on Dick Clark's New Year's Rocking Eve

that had apparently aired for everyone

but

us.

Happy New Year,
Stephanie

Tuesday, January 2, 2018

Tuesday Reviews: Long Way Down by Jason Reynolds



Title: Long Way Down
Author: Jason Reynolds
Publisher: Atheneum/Caitlyn Dlouhy Books
Release Date: Ocotber 24, 2017
Format Read: Hardback
Rating: Four Stars

Description from Goodreads: A cannon. A strap.
A piece. A biscuit.
A burner. A heater.
A chopper. A gat.
A hammer.
A tool
for RULE 3.

Or, you can call it a gun. That's what fifteen-year-old Will has shoved in the back waistband of his jeans. See, his brother Shawn was just murdered. And Will knows the rules. No crying. No snitching. Revenge. That's where Will's now heading, with that gun shoved in the back waistband of his jeans, the gun that was his brother's gun. He gets on the elevator, seventh floor, stoked. He knows who he's after. Or does he? As the elevator stops on the sixth floor, on comes Buck. Buck, Will finds out, is who gave Shawn the gun before Will took the gun. Buck tells Will to check that the gun is even loaded. And that's when Will sees that one bullet is missing. And the only one who could have fired Shawn's gun was Shawn. Huh. Will didn't know that Shawn had ever actually USED his gun. Bigger huh. BUCK IS DEAD. But Buck's in the elevator? Just as Will's trying to think this through, the door to the next floor opens. A teenage girl gets on, waves away the smoke from Dead Buck's cigarette. Will doesn't know her, but she knew him. Knew. When they were eight. And stray bullets had cut through the playground, and Shawn had tried to cover her, but she was hit anyway, and so what she wants to know, on that fifth floor elevator stop, is, what if Will, Will with the gun shoved in the back waistband of his jeans, MISSES.

And so it goes, the whole long way down, as the elevator stops on each floor, and at each stop someone connected to his brother gets on to give Will a piece to a bigger story than the one he thinks he knows. A story that might never know an END... if WILL gets off that elevator.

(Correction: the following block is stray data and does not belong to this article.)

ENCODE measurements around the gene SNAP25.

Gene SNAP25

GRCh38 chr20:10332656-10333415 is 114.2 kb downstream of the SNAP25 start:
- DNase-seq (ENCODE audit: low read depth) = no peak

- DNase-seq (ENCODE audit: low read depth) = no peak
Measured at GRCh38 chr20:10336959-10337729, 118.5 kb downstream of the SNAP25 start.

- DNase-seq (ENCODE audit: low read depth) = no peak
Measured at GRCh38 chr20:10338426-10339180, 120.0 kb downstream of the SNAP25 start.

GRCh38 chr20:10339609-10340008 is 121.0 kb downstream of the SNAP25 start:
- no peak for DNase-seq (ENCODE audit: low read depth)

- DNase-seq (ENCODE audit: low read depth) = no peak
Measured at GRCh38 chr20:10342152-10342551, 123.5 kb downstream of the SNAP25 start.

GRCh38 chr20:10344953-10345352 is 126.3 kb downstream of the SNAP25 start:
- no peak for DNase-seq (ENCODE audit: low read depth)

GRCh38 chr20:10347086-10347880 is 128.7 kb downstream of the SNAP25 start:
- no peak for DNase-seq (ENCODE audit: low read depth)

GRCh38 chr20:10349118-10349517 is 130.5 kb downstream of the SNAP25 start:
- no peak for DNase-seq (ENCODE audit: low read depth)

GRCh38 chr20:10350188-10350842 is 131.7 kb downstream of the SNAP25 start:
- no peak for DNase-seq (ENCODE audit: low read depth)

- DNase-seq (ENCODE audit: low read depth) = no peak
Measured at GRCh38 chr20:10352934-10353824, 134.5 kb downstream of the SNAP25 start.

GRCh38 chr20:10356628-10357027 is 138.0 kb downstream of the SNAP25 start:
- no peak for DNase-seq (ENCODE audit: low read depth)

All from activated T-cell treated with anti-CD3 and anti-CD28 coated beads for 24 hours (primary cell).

I'll be honest-- I never thought I'd like this book, and I had my reasons:

1.) I knew nothing about it other than it was a BIG DEAL, and usually the books that become a BIG DEAL before I read them don't end up being a BIG DEAL to me.
2.) It's written in verse, and I hate poetry. If it's in verse, odds are it'll take a pretty strong push to get me to read it. (I'm stubborn, I know)
3.) I'm very white. I haven't had any experience with life in the ghetto, or the fear of territorial gangs, and so I worried that I wouldn't appreciate the book. 

However, I LOVE learning about people other than me. Religions, walks of life, races, because all we ever really know is our own lives, unless we look for more. I'm always looking-- I want to learn as much as I can about about our world, and that includes the people. 

So LONG WAY DOWN was on my tbr, it just wasn't high up.

And then, I just kept hearing more and more about it. Kirkus reviews, awards, nominations, raving tweets, and suddenly it was one of (if not THE) biggest book of 2017. So, naturally, I thought it would be a good First Review of 2018.

Like I'm sure most of you did, I sped through this book and ended up loving it. It was written in verse, but not the way I expected-- it wasn't rhyming poetry and ridiculous "ne'er" type stuff that really just sounds the same as when you say "never"-- it was a story being told in shorter lines, clipped sentences, and it was GrEaT for emphasis.

And most of you guys know, I LOVE emphasis.

Plus, all but like ten pages of this book takes place in a single elevator ride. The book begins with floor 7 and ends on the ground floor, and I have always loved the idea of a book that takes place over one day, let alone a single. elevator. ride.

As well as this, the story is evocative in a way that I didn't expect. The pages aren't riddled with details, but I could see everything so clearly, and it was surprising.

Something else is that this is like a 300 page book, but I read it in an hour. Partially because of the writing style, but also because I wanted to know more. I wanted to know who the people were as they got on the elevator. Who they were, how they related to Will, how they related to Shawn-- it was all necessary information that Reynolds expertly teased out of them, and I couldn't wait to find it out.

AND THE ENDING. WOWOWOWOW.

Not saying  W O R D about that.

Not.

A.

Word.

This was my first Jason Reynolds book, and he executed LONG WAY DOWN perfectly. I have nothing but wonderful things to say about it, which was a pleasant surprise and definitely not what I was expecting. 

I give this novel-in-verse four stars and suggest that everyone go read it so that you can have that major WOW feeling that I had when I finished the book. Seriously, I was amazed.

Have you guys read this one? Tell me what you thought/think!

Happily,
Stephanie